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Navy Technologies

Four Criteria Will Define Future Navy Information Technologies

February 11, 2014
By Robert K. Ackerman

The U.S. Navy is counting on industry to provide the leading-edge information technologies that it will need to maintain superiority for the foreseeable future. Yet, if those technologies do not meet specific and broad-reaching criteria, they will not be serving the Navy, according to a Navy fleet commander.

Technology Holds the Key to an Effective Slimmed-Down Military

February 11, 2014
By Robert K. Ackerman

Business as usual will weaken rather than strengthen the U.S. military in this time of budget cuts. The force must rely on technology development to ensure that it does not maintain current force sizes at the expense of enablers.

Big Data Is Driving Information
Technology Planning and Investment

February 1, 2014
By Kent R. Schneider

This rarely happens, but for 2014, defense and technology analysts are in agreement that big data and cybersecurity are the two drivers in planning and investment for information technology, both in government and in industry. Most everything else will be enabling these two key capabilities. While much attention has been focused on the threats and work being done globally on cybersecurity, I want to focus on big data.

Big data is critical because, unless it is collected, analyzed, managed and made ubiquitously available, many analysts and decision makers will be buried in information they cannot use effectively in a timely fashion. It also is the starting and ending point for many of the technologies and capabilities we care about: networks, data centers, cloud initiatives, storage, search, analytics and secure access

U.S. Military Solidifies Standards for Sea Operations

February 1, 2014
By Rita Boland

The U.S. Joint Chiefs of Staff has updated its maritime joint command and control guidance, reflecting changing practices across the fleet. Although the rewrite is part of regularly scheduled reviews, the timing is apt for world conditions. U.S. attention is moving east to a far more watery environment than the one the country has focused on for the last dozen or more years, and contentions among nations for waterway control continue to mount in areas such as the East China Sea.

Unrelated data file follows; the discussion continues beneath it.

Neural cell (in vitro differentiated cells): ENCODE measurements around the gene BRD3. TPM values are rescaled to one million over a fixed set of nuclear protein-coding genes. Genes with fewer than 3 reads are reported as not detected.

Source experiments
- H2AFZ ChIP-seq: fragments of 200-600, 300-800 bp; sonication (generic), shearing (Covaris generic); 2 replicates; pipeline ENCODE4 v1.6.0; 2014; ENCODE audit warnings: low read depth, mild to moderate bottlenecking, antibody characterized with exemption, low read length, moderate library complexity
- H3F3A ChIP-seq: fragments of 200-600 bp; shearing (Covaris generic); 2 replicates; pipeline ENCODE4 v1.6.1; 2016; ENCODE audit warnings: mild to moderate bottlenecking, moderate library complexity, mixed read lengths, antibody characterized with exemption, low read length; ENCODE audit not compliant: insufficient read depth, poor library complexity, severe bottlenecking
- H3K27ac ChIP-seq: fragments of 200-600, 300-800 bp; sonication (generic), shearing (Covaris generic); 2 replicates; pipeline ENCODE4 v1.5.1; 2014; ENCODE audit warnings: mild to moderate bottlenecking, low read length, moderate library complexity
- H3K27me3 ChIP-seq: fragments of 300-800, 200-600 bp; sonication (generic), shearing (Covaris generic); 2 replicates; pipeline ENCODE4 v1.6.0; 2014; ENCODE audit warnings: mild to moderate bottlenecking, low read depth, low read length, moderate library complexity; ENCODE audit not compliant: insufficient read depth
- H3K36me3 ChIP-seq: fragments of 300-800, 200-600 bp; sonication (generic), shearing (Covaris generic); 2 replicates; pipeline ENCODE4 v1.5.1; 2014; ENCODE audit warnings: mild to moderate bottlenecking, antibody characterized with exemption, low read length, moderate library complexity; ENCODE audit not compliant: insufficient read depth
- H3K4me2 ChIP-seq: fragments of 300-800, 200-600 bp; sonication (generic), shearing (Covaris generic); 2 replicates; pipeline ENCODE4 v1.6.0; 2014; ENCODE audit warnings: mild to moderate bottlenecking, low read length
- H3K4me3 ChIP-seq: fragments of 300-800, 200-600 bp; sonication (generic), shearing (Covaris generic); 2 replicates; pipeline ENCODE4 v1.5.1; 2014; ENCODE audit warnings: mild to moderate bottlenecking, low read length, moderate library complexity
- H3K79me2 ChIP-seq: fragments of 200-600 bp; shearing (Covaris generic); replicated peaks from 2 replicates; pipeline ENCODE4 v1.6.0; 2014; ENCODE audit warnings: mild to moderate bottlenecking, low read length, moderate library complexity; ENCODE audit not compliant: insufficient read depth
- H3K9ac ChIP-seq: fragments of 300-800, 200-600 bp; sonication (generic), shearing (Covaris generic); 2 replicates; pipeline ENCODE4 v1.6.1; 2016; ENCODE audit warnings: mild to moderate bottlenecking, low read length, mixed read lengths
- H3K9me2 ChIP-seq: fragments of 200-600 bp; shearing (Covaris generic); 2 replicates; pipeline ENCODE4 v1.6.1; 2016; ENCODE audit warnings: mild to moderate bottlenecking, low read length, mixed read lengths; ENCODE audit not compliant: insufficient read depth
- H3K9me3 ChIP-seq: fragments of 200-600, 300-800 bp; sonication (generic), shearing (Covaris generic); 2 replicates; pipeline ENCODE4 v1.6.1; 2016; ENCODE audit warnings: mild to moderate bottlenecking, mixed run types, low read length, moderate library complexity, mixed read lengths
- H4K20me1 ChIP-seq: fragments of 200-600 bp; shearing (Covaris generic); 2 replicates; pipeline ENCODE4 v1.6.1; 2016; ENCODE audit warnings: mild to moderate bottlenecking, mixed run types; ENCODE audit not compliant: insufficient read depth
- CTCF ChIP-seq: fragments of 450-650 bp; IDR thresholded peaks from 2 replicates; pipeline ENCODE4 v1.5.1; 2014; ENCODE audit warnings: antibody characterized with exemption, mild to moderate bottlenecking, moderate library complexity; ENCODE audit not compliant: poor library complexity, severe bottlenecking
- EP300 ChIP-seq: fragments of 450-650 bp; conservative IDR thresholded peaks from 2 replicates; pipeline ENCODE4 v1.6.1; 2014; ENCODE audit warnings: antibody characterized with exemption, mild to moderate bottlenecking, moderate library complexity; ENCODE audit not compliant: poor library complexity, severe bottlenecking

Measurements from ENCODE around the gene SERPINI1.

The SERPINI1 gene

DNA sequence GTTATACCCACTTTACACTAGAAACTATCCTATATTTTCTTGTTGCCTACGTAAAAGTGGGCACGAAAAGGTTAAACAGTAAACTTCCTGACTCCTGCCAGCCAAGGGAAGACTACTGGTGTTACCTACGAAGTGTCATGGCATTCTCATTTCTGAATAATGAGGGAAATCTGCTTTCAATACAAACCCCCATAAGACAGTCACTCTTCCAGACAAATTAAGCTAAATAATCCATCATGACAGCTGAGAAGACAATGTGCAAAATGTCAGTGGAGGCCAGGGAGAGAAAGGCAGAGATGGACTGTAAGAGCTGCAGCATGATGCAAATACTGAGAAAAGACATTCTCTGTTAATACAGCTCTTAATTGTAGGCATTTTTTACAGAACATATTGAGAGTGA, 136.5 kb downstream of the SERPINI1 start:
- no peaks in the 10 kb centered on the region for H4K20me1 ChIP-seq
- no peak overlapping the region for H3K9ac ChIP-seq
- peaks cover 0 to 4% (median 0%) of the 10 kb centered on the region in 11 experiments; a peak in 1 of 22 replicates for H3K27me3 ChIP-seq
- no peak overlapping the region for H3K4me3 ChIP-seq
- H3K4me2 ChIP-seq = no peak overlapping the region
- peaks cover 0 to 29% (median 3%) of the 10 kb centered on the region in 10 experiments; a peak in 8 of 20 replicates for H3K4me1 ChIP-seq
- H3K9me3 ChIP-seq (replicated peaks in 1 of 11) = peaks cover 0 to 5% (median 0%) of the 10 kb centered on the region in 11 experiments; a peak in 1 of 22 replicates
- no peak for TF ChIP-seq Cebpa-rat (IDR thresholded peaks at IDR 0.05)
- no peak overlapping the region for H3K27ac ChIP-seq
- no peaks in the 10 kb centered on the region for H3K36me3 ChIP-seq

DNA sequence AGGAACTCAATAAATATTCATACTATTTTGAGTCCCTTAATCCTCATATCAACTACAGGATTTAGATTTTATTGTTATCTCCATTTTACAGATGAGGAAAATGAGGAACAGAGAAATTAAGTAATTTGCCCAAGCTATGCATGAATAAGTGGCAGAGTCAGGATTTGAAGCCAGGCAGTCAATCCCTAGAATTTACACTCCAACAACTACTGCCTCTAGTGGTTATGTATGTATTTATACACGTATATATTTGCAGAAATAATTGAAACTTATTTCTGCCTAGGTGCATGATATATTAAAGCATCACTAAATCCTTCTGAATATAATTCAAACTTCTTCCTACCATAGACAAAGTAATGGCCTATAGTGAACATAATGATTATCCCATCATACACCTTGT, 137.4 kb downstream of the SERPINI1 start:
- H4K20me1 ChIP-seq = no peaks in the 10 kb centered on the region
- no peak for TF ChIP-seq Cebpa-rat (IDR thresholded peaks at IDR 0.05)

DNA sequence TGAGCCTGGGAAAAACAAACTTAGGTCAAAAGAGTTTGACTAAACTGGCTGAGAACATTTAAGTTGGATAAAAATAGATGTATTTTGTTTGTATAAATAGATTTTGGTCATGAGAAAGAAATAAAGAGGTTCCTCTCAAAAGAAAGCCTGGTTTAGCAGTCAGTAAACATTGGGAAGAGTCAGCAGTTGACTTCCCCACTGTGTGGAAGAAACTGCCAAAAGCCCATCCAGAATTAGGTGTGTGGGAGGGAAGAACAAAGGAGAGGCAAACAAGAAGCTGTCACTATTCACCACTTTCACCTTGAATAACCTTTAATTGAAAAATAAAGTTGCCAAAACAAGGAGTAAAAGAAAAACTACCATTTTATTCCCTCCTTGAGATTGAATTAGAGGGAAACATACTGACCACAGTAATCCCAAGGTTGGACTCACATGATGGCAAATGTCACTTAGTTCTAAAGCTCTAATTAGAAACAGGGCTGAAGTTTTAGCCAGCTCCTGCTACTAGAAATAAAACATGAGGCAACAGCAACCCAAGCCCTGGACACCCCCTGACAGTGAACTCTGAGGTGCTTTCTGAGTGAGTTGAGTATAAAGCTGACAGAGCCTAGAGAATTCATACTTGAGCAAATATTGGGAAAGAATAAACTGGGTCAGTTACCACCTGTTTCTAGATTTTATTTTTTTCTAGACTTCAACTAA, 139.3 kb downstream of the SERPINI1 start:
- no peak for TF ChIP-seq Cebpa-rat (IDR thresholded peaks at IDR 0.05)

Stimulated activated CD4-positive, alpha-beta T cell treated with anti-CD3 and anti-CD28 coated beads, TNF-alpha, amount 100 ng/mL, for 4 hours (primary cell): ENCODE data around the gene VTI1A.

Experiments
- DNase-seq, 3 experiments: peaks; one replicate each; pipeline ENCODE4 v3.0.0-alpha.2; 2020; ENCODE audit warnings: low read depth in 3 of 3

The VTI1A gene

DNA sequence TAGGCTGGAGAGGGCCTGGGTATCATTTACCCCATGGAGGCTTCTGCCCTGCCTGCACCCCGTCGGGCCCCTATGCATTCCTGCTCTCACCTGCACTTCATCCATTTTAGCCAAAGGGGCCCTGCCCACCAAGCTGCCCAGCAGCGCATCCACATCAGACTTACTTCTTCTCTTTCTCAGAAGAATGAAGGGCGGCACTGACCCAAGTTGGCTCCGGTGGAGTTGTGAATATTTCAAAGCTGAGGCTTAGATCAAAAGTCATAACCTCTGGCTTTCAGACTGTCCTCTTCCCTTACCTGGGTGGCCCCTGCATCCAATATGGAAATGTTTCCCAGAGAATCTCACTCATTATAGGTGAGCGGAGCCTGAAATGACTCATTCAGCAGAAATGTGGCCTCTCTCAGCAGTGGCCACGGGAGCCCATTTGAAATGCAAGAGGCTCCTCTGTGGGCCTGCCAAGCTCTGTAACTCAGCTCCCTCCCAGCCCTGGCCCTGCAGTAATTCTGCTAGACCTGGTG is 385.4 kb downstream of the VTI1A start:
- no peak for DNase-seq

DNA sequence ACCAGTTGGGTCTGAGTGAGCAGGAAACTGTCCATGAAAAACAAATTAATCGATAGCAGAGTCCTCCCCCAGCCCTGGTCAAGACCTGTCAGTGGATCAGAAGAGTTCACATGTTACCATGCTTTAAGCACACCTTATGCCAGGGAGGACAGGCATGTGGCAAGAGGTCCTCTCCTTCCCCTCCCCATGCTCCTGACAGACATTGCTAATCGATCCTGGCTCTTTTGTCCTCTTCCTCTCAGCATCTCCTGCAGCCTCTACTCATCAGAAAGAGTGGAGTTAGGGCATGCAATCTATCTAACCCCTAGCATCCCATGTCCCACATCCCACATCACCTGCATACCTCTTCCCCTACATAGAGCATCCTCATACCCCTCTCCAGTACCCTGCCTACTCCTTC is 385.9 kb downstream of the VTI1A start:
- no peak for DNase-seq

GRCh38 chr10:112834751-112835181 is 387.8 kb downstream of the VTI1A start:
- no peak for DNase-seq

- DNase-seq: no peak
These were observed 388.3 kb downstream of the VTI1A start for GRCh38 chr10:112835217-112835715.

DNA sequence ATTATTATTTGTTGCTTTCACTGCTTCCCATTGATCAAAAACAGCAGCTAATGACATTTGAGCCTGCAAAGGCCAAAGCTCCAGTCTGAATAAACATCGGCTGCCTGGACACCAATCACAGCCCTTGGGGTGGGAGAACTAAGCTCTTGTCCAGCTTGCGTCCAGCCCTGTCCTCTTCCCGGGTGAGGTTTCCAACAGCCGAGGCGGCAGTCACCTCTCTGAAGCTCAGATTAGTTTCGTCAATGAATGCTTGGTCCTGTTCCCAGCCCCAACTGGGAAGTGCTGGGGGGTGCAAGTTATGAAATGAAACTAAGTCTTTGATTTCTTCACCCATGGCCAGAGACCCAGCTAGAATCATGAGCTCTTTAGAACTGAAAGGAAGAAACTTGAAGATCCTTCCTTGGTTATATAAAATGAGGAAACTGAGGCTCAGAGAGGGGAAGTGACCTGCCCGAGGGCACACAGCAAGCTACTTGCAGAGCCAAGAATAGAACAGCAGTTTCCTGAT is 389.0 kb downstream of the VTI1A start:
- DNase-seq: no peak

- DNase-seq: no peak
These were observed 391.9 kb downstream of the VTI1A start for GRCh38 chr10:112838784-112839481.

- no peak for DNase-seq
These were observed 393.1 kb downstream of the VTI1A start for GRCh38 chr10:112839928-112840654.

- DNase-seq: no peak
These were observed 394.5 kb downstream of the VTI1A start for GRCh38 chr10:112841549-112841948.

Full Steam Ahead for Next-Generation Shipboard Network

February 1, 2014
By George I. Seffers

U.S. Navy officials expect to award a full-deployment contract for a new shipboard network this spring, and they plan to install the system on nine ships this year. The network provides commonality across the fleet, replacing multiple aging networks, improving interoperability and driving down costs. The Common Afloat Networks and Enterprise Services (CANES) program represents a new business model for delivering capability to the fleet, Navy officials say. The program consolidates five legacy networks into one, which enhances operational effectiveness and provides better quality of life for deployed sailors.

U.S. Naval Academy Summer Programs

January 2, 2014

Future naval officers should check out the U.S. Naval Academy’s 2014 summer offerings and prepare to apply.

UAS Flies from Deep Sea to Sky High

December 11, 2013

The U.S. Naval Research Laboratory (NRL) demonstrated the launch of an all-electric, fuel cell-powered unmanned aerial system (UAS) from a submerged submarine. Operating under support of the USS Providence and the Naval Undersea Warfare Center-Newport Division, the NRL developed the eXperimental Fuel Cell (XFC) UAS, which was fired from the submarine’s torpedo tube using a Sea Robin launch vehicle system.

U.S. Pacific Fleet Seeks Partnership With Industry

December 5, 2013
By Robert K. Ackerman

Partnering with industry is not a new concept for the military. However, with funding limits plunging, the commander of the U.S. Pacific Fleet has extended an invitation to industry to come up with ways of giving the Navy what it needs in economic ways.

U.S. Pacific Fleet Looks to Operate at a Disadvantage

December 5, 2013
By Robert K. Ackerman

For years, the U.S. Navy built its force around the concept of network-centric operations. Now that it has some of the most advanced information technology capabilities in the military realm, the U.S. Pacific Fleet must re-learn how to operate without them in a disconnected, intermittent, low-bandwidth (DIL) environment.

Navy Communicators Look to Communities of Interest

December 5, 2013
By Robert K. Ackerman

With the new Joint Information Environment looming as the basis for networking across the force, planners must consider how to add coalition allies and nontraditional partners. Establishing communities of interest may be the answer.

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